and Ohio's starting to slide, too." Scab forms when the Fusarium spores settle in flowering wheat plants. If there's enough moisture and the right temperature conditions -- too cold and the spores won't grow, too hot and evaporation steals the moisture -- the infection will set in the head as the grain begins to form. The fungus robs the grain of nutrients, turning the kernels into pale, pruned ghosts of their potential selves. It also produces a chemical called deoxynivalenol, or vomitoxin, that poses a health risk to both people and animals. View Article

USPACOM
11 Die of Unknown Disease in Achham
2 June – Kantipur Online reported at least 11 people have died of an unknown disease in the remote VDC of Achham district in Nepal within the last three weeks. An Achham correspondent reports 11 people of Basti VDC died of an unknown disease while over dozen have been infected by the disease in the VDC. According to a local man who arrived in the district headquarters, 4 people each died in ward 5 and 3, while 2 died in ward 8 and one in ward 4 of the VDC. Of the dead, 3 are women and 8 men. There is possibility of rapid epidemic effect of the disease due to dearth of medicines and health workers. View Article

Dengue Hemorrhagic Fever increasing in Bengkulu, Indonesia
3 June – ProMed reported dengue hemorrhagic fever (DHF) is still increasing in Bengkulu province, Indonesia. At least 30 cases of DHF were treated in the Yunus Hospital at Bengkulu city last week. During this period one patient died, the source said. From February to March 2004, DHF has affected 92 patients in that province; 3 of them died. The Indonesian Ministry of Health in Jakarta has registered a total of 58,301 cases of dengue fever (DF) and DHF, and 658 deaths, from 1 Jan - 30 Apr 2004. Outbreaks with significant numbers of DF and DHF cases have been reported from 293 cities and districts in 17 provinces in the country, although all 30 provinces have been affected. View Article

Risk Factors for Typhoid and Paratyphoid Fever in Jakarta, Indonesia
2 June – JAMA reported that in Jakarta, typhoid and paratyphoid fever are associated with distinct routes of transmission, with the risk factors for disease mainly within the household (typhoid) or outside the household (paratyphoid). Paratyphoid fever among cases was associated with consumption of food from street vendors and flooding. Risk factors for typhoid fever using the community control group were mostly related to the household, i.e., to recent typhoid fever in the household, no use of soap for hand washing, sharing food from the same plate, and no toilet in the household. Also, typhoid fever was associated with youth. In comparison with fever controls, risk factors for typhoid fever were use of ice cubes and female sex. Fecal contamination of drinking water was not associated with typhoid or paratyphoid fever. Researchers did not detect fecal carriers among food handlers in the households. View Article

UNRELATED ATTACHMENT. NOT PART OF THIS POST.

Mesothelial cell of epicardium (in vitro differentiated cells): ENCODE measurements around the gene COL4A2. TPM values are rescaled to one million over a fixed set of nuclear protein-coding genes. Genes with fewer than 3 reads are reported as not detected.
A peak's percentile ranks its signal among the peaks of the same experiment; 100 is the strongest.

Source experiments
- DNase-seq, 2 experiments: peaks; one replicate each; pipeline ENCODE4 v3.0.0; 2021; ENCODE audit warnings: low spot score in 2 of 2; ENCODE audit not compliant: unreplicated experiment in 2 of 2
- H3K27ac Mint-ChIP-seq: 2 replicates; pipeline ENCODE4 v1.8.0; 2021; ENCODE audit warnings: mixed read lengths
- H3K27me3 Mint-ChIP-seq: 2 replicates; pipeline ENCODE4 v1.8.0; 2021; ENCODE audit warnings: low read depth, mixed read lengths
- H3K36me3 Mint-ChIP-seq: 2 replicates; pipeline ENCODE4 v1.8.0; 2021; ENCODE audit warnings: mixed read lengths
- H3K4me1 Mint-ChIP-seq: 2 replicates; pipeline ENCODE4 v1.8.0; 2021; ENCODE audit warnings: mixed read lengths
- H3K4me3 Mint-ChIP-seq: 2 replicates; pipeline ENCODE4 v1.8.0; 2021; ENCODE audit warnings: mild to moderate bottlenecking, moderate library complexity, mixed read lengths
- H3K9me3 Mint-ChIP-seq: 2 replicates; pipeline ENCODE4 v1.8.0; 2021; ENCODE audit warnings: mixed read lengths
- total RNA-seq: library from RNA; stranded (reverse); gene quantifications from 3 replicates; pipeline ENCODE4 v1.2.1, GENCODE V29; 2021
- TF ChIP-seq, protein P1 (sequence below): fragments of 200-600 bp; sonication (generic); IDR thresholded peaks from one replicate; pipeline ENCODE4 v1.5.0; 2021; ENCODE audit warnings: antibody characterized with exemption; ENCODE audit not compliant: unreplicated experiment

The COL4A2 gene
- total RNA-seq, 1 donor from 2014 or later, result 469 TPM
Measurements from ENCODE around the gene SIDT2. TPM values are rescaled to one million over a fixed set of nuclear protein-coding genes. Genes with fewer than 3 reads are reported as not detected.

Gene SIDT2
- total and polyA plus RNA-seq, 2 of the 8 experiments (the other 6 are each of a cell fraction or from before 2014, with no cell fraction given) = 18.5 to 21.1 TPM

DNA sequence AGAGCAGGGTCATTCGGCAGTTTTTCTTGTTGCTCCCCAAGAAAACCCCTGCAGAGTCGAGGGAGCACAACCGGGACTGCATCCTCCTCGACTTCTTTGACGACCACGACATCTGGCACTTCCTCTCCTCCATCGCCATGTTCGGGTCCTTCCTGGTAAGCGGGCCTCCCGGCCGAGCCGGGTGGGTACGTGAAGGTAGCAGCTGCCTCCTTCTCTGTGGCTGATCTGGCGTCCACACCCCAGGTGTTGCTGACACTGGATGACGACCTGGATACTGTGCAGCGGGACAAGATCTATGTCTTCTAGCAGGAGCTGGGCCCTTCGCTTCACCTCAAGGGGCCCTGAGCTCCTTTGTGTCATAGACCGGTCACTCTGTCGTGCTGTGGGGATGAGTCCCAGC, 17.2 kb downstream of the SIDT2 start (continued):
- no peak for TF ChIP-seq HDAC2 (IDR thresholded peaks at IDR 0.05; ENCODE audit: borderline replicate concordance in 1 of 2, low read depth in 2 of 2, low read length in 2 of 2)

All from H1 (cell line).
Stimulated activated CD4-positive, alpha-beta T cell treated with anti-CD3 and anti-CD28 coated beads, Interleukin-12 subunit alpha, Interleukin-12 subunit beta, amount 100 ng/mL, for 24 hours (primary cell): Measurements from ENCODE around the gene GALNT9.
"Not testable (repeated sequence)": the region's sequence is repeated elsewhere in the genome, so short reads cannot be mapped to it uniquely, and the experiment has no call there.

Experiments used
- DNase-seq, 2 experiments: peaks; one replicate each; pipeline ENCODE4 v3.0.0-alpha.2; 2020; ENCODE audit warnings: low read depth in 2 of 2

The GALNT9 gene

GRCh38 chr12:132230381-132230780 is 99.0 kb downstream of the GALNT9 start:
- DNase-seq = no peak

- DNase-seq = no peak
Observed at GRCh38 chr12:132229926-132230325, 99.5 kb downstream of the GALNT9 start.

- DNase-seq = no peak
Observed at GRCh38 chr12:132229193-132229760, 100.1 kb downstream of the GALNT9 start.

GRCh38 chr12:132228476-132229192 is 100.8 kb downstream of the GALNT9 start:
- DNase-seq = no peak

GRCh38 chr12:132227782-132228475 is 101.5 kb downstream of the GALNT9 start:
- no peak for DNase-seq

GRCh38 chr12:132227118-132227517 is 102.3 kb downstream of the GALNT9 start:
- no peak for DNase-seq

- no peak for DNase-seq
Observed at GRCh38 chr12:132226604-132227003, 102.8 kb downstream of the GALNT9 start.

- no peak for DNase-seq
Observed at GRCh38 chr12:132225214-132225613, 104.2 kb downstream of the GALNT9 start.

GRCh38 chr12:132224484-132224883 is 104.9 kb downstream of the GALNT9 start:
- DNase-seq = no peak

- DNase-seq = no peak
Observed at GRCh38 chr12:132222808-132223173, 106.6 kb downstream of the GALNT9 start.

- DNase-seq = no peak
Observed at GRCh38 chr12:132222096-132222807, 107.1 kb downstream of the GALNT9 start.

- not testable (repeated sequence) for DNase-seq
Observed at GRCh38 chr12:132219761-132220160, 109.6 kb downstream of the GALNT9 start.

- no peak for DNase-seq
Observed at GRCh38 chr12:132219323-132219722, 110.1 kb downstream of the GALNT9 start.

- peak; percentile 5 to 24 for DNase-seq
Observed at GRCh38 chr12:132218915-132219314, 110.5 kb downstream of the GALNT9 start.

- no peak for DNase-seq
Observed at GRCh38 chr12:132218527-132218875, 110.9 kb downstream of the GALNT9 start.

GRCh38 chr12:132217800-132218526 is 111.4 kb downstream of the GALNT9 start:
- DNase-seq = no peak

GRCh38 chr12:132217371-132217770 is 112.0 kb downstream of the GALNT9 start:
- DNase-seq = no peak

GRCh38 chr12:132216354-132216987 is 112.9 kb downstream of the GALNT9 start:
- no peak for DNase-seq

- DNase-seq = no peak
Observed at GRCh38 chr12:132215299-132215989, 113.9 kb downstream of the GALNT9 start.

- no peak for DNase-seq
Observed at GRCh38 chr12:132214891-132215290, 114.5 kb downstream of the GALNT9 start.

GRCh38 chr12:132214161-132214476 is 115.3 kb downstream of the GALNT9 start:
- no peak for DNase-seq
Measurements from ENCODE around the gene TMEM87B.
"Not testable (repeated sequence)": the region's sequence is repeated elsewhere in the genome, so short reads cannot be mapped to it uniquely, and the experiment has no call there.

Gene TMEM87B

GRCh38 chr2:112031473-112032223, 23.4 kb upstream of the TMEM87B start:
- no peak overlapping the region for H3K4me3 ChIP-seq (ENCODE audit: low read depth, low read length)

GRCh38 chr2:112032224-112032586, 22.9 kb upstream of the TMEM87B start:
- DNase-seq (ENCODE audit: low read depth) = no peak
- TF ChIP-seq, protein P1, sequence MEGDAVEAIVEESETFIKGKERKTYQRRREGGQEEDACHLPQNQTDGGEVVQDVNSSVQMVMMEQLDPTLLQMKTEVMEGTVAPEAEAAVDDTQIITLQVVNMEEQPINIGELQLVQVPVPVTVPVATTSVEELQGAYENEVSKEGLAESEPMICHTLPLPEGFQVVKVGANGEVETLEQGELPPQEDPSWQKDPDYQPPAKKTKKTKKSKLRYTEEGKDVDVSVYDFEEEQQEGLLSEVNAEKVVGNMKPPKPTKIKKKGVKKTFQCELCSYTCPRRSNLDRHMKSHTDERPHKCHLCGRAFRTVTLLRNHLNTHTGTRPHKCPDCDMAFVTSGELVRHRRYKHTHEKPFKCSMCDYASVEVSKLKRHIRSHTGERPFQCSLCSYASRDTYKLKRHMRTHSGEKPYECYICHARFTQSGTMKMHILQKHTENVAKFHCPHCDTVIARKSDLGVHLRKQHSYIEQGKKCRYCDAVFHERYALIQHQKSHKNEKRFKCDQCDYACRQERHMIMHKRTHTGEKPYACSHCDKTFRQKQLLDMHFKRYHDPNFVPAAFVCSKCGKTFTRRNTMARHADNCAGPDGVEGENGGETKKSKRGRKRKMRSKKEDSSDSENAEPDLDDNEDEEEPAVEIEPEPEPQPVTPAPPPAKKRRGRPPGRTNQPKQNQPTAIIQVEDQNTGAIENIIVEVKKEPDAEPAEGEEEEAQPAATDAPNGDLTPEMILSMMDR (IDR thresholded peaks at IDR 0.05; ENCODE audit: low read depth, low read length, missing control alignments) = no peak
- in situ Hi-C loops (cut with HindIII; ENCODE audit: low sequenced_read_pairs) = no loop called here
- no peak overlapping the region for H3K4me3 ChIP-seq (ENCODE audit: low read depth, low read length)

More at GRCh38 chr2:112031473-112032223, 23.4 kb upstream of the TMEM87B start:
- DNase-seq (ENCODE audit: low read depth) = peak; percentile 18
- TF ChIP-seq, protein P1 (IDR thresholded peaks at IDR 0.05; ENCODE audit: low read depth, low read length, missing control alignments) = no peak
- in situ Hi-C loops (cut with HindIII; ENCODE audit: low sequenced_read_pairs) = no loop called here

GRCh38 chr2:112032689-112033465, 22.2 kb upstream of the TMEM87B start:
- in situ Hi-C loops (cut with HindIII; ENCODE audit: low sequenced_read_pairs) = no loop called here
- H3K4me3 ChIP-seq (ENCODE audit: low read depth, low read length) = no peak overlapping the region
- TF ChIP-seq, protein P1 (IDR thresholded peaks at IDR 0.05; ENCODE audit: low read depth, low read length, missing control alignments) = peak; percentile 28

Situation of North Korean Children Bleak, says UNICEF
2 June – VOA reported that the U.N. Children's Fund says the situation of children in North Korea remains generally bleak, but the presence of humanitarian agencies is helping to make improvements. A survey conducted in 2002 shows 42 percent of North Korea's children below

seven years of age are chronically malnourished. UNICEF reports malnutrition rates since have been reduced. It says progress also has been made in bringing immunization coverage up from 35 percent in the mid-90s to more than 75 percent now. The UNICEF representative notes during the past six months, international food aid to North Korea has been irregular. Japan cut off its food assistance altogether, and South Korea and the United States have periodically reduced shipments. The resulting shortfall has forced the World Food Program to cut food rations for three million people, almost half of its beneficiaries. UNICEF's representative in North Korea, Pierrette Vu Thi, says she is encouraged by signs of goodwill shown by the North Korean government. One such sign, she says, is that the government allowed aid agencies to go to Ryongchon, the site of a devastating train explosion in April, within 48 hours of the accident. View Article

USSOUTHCOM
Update on Measles in Mexico
5 June – ProMED reported that as of 17 May 2004, the Mexican Secretariat of Health has reported 64 cases of measles this year, all linked to an imported strain with origins in Asia. The cases have occurred in 5 areas: the Federal District and the states of Mexico, Hidalgo, Campeche, and Coahuila. Mexico reported only 44 cases of measles in 2003, no cases in 1997 and 1999, and few cases during intervening years. Most of the persons affected have been older than 15 years of age. The Mexican government has launched a vaccination campaign and enhanced surveillance in response to the situation. View Article

Please contact the below-listed POC for suggested improvements and/or comments regarding this report. This report is also available on the USACHPPM website at http://chppmwww.apgea.army.mil/Hioupdate/. POC: Eileen Resta eileen.resta@amedd.army.mil Lorraine Bell, DrPH, MSN Lorraine.Bell@APG.amedd.army.mil Approved: Kevin Delaney Chief, Health Information Operations (410) 436-5217 or DSN 584-5217